Have you heard the horror stories about companies and individuals being sued because of copyright infringement? Thanks to the Internet, and to common misconceptions about usage rights, there are several situations which could cause serious legal trouble.

For instance, memes.
Above: Grumpy Cat®  became an Internet sensation in 2012 after this meme
was shared via Reddit. Her real name is Tardar Sauce, and she has a unique
condition called “feline dwarfism.” More information about Grumpy Cat® can
be found online at www.grumpycats.com.

You’ve seen them: that iconic, always unhappy little brown cat; the cartoon girl who obsesses over finishing EVERYTHING; or that girl you would never want to date. Memes are images, videos or text shared rapidly by people via the Internet. They often surface in your newsfeeds, and almost always make you laugh. You may have even shared one on your business’ social media site before.

A word of wisdom: Don’t.

It’s no surprise that many businesses and marketing agencies want to capitalize on these funny photos, but it’s important to know that there may be legal risks associated with their use. Instead of sharing the widely popular photos already online, we suggest using your own photos or illustrations with catchy sayings. At the very least, you should make sure you’re using an image that has been labeled for reuse or reuse with modification.


Above: You can filter image search results in Google by selecting “Search tools,”
and then clicking the  “Usage rights” tab and selecting “Labeled for reuse” or
“Labeled for reuse with modification.”

There are many different issues that arise under the umbrella of copyright law, so it’s important to be sure you know what you’re working with, especially when it comes to publishing that work on the Internet. There are three types of copyright licensing: traditional, public domain and Creative Commons. Traditional copyright licensing means all rights are reserved by the original creator or copyright holder, and public domain foregoes copyright so the public can use and alter the item or idea.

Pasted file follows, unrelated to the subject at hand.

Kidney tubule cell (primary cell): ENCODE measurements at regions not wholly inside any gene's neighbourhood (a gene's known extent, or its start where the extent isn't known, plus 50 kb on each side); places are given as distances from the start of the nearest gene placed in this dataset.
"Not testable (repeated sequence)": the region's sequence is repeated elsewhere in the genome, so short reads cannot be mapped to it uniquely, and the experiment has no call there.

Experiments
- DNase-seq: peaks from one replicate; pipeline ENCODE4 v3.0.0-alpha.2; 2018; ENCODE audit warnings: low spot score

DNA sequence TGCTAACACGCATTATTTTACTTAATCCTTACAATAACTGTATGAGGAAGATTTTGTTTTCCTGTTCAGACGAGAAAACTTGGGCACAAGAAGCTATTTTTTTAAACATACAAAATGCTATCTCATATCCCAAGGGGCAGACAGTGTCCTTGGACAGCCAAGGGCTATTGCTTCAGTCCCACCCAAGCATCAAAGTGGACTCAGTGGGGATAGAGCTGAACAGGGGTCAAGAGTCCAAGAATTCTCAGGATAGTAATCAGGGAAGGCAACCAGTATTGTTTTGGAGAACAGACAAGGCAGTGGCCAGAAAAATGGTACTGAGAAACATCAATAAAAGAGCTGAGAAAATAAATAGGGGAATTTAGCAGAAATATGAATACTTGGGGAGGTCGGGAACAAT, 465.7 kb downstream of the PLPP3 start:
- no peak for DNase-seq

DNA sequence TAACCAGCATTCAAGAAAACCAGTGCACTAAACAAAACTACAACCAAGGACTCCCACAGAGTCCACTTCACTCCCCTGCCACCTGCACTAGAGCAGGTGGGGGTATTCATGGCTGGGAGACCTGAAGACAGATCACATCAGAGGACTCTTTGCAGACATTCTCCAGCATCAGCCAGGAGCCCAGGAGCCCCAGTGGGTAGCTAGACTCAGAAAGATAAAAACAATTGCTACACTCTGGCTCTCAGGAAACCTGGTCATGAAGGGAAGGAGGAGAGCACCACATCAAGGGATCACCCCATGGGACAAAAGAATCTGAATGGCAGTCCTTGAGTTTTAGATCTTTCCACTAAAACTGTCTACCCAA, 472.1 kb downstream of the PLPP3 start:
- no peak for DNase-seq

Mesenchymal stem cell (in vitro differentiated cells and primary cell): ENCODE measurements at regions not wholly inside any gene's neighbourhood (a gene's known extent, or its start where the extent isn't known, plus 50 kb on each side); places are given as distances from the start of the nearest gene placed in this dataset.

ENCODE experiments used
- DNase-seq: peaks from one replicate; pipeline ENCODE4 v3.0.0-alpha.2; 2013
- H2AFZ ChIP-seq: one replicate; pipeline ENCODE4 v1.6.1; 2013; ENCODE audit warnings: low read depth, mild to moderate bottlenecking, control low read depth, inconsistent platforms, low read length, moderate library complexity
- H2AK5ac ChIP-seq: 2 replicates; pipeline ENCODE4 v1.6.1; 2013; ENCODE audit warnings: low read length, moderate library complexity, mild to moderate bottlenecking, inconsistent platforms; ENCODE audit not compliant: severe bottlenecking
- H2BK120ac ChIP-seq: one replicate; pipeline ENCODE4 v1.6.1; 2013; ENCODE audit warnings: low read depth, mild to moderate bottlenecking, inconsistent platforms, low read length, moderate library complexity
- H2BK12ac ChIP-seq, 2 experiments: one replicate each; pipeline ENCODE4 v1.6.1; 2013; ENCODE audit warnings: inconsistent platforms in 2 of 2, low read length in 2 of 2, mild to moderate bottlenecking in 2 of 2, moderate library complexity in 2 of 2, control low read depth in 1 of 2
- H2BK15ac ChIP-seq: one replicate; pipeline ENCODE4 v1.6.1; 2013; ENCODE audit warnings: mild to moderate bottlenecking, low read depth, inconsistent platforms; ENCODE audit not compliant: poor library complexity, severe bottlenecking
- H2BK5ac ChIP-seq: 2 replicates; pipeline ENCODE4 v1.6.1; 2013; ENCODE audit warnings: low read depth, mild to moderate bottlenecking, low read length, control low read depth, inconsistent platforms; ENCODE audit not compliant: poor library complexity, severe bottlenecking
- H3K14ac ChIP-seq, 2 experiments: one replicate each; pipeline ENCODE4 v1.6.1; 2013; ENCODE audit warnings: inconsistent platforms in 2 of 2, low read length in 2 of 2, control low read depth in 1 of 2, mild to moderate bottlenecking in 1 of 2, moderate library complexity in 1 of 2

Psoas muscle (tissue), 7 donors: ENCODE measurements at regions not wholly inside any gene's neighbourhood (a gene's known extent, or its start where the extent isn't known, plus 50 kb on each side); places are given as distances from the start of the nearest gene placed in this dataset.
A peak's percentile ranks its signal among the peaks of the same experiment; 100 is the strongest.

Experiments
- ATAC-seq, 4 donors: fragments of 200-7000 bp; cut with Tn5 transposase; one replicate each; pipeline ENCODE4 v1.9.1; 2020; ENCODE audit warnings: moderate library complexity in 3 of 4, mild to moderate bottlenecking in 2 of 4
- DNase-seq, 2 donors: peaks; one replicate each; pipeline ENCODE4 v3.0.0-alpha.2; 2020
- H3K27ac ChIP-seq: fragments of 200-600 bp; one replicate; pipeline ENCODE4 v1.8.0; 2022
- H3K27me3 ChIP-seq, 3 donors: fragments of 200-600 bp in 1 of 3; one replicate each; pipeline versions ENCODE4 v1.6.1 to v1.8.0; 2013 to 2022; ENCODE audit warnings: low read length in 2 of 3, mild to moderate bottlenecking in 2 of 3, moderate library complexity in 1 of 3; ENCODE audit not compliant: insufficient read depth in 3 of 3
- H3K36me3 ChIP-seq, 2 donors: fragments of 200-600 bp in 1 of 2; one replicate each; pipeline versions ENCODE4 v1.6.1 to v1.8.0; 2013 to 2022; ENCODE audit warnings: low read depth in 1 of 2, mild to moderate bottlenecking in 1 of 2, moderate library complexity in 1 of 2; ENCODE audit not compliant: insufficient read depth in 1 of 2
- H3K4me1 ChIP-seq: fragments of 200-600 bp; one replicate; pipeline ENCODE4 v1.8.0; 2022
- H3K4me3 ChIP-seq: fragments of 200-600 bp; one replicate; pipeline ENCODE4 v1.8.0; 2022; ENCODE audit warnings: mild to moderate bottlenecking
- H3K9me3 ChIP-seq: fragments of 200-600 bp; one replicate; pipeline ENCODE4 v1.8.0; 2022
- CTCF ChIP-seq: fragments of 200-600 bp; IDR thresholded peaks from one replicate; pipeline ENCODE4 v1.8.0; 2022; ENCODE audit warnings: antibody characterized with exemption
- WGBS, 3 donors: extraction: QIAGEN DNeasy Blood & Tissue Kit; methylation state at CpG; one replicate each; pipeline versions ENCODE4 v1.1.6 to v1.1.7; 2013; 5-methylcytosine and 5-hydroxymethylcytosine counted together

Creative Commons licenses are a fairly new concept, introduced by Stanford Law professor Lawrence Lessig in 2001 and released in 2002. They consist of many subcategories, all of which allow for a different level of permissions. The following information is taken from the Creative Commons website, www.creativecommons.org:
Attribution (CC BY) – This license lets others distribute, remix, tweak, and build upon your work, even commercially, as long as they credit you for the original creation.

Attribution-ShareAlike (CC BY-SA) – This license lets others remix, tweak, and build upon your work even for commercial purposes, as long as they credit you and license their new creations under the identical terms.
Attribution-NoDerivs (CC BY-ND) – This license allows for redistribution, commercial and non-commercial, as long as it is passed along unchanged and in whole, with credit to you.
Attribution-NonCommercial (CC BY-NC) – This license lets others remix, tweak, and build upon your work non-commercially, and although their new works must also acknowledge you and be non-commercial, they don’t have to license their derivative works on the same terms.
Attribution-NonCommercial-ShareAlike (CC BY-NC-SA) – This license lets others remix, tweak, and build upon your work non-commercially, as long as they credit you and license their new creations under the identical terms.
Attribution-NonCommercial-NoDerivs (CC BY-NC-ND) – This license is the most restrictive of our six main licenses, only allowing others to download your works and share them with others as long as they credit you, but they can’t change them in any way or use them commercially.

Regardless of what you’re sharing on the Internet, it’s important to make sure you have the correct permissions to do so. The best way to do this is to create and share your own work, or to make sure your marketing agency has a firm grasp on usage rights.